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New Icon Class cruise ship construction update

In:
27 Oct 2021

Royal Caribbean posted a new video update with the progress being made on the cruise line's next generation cruise ship.

Icon of the Seas is under construction at the Meyer Turku shipyard in Finland, and we have a closer look at  how the ship will be powered by liquefied natural gas (LNG).

This will be the first Royal Caribbean cruise ship to be powered by LNG.

Traditionally, cruise ships are powered by diesel. The advantage LNG has over diesel is it is more energy-efficient and will reduce fuel consumption and emissions.

LNG is considered to be the cleanest-burning fossil fuel available because it has virtually zero sulfur dioxides and particulates, and a significant reduction in nitrous oxides.

Royal Caribbean's overall goal is to become emission-free.

The LNG fuel tank is 307 tons and 90 feet long, and were installed recently into one of the blocks that makes up the new ship. Royal Caribbean says the two LNG fuel takes are the largest in the cruise industry.

In addition, Icon of the Seas will utilize a shore power connection that removes emissions while connected at port.

Icon will have advanced waste heat recovery systems that repurpose heat to be used as energy across the ship.

Additional details about Icon of the Seas largely remain unknown. Royal Caribbean promises, " it will make waves with a mix of innovations and adventures cruising’s never seen before."

According to Royal Caribbean Group SEC filings in April 2021, the unnamed Icon Class ships will have a capacity of approximately 5,600 passengers.

The first of the revolutionary Icon Class is set to make its debut in fall 2023, and two other Icon Class ships are on order. The other two ships will be delivered in 2025 and 2026.

Royal Caribbean begins construction on its next generation cruise ship Icon of the Seas

In:
16 Jun 2021

Royal Caribbean announced the official start of construction for its newest cruise ship, along with its name.

On June 14, construction officially began on the first Icon Class cruise ship with a steel cutting ceremony at the Meyer Turku shipyard in Finland, which is the same shipyard that built a number of Royal Caribbean ship, including Allure and Oasis of the Seas.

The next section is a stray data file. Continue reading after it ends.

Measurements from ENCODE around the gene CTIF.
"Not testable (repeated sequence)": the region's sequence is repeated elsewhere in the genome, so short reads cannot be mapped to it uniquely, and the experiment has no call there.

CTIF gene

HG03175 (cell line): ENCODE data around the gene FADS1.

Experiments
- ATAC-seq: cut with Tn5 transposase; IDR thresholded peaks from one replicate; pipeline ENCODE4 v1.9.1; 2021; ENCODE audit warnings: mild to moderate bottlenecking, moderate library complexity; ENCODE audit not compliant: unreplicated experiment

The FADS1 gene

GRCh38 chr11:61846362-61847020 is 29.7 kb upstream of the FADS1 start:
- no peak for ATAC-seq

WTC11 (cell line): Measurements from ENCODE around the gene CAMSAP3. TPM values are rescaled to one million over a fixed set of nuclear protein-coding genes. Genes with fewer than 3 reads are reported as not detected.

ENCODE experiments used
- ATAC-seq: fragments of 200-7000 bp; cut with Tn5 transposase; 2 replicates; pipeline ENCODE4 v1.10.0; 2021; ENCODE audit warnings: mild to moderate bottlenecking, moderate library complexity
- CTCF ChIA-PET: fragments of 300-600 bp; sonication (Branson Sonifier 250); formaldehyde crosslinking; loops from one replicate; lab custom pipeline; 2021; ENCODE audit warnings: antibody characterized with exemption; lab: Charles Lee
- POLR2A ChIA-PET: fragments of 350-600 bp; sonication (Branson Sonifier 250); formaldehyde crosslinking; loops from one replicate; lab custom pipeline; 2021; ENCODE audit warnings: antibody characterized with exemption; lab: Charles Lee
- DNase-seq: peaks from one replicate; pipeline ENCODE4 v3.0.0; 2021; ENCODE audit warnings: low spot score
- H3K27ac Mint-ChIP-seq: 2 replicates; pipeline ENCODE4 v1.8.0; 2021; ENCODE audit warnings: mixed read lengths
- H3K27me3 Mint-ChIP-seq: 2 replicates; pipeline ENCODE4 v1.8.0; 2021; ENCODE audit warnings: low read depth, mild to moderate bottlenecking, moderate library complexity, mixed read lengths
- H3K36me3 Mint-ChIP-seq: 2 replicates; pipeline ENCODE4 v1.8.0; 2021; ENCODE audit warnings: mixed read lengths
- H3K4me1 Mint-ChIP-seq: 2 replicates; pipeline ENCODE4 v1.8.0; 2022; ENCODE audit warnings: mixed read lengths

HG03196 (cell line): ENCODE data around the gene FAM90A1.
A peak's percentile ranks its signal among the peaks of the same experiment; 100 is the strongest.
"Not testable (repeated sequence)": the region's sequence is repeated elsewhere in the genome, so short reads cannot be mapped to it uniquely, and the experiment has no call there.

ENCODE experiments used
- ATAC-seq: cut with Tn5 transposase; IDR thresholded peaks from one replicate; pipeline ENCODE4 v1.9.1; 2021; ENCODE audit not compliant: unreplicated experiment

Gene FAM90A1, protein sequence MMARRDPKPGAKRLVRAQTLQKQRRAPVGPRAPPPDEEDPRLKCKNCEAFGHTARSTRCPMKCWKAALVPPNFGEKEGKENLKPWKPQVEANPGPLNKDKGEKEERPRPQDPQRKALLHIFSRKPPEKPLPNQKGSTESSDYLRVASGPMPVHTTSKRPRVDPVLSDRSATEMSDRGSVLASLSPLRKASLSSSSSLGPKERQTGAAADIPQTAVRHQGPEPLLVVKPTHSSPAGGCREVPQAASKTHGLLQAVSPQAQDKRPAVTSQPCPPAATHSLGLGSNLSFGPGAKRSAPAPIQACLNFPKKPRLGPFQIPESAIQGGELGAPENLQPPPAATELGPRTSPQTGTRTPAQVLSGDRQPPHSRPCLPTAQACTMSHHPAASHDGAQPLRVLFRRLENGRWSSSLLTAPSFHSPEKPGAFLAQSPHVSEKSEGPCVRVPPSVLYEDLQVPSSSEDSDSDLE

Royal Caribbean also confirmed the ship's name will be Icon of the Seas.

The Icon Class ships will be Royal Caribbean's newest class of cruise ships.

Debuting in fall 2023, Icon will be the cruise line’s first of three ships to be powered by LNG (liquefied natural gas). LNG and the state-of-the-art ship’s additional environmentally friendly applications, such as shore power connection, will boost energy efficiencies and reduce carbon footprint. More details about Icon’s advanced environmental technologies will be revealed at a future date.

Not much else is known about the Icon Class, but according to Royal Caribbean Group SEC filings in April 2021, the unnamed Icon Class ships will have a capacity of approximately 5,600 passengers.

This would make the Icon class ships larger than the Quantum Class ships, but slightly smaller than the Oasis Class ships.

There are three Icon Class ships on order:

  • Unnamed first Icon class ship delivery in 3rd Quarter 2023
  • Unnamed second Icon class ship delivery in 2nd Quarter 2025
  • Unnamed third Icon class ship delivery in 2nd Quarter 2026

In attendance at the ceremony was Richard Fain, chairman and CEO, Royal Caribbean Group; Michael Bayley, president and CEO, Royal Caribbean International; and Tim Meyer, CEO of Meyer Turku.

“We made our commitment to making clean power at sea a reality – and soon the norm – when Icon Class was first announced in 2016, and we’re excited to see construction underway on what will truly be a ship unlike any other,” said Michael Bayley, president and CEO, Royal Caribbean International. “Our decades of work in ocean conservation, energy efficiency and continuous improvement will be evident all throughout Icon. We look forward to revealing more of the game-changing features our guests and crew have in store as she begins to take shape.” 

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